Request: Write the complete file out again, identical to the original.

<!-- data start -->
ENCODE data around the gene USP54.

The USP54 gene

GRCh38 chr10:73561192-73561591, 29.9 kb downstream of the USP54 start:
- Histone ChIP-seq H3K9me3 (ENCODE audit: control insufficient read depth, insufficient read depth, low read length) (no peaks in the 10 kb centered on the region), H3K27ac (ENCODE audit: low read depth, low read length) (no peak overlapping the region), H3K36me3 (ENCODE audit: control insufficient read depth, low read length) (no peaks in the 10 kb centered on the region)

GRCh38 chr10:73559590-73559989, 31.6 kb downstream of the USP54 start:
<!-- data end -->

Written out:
ENCODE data around the gene USP54.

The USP54 gene

GRCh38 chr10:73561192-73561591, 29.9 kb downstream of the USP54 start:
- Histone ChIP-seq H3K9me3 (ENCODE audit: control insufficient read depth, insufficient read depth, low read length) (no peaks in the 10 kb centered on the region), H3K27ac (ENCODE audit: low read depth, low read length) (no peak overlapping the region), H3K36me3 (ENCODE audit: control insufficient read depth, low read length) (no peaks in the 10 kb centered on the region)

GRCh38 chr10:73559590-73559989, 31.6 kb downstream of the USP54 start: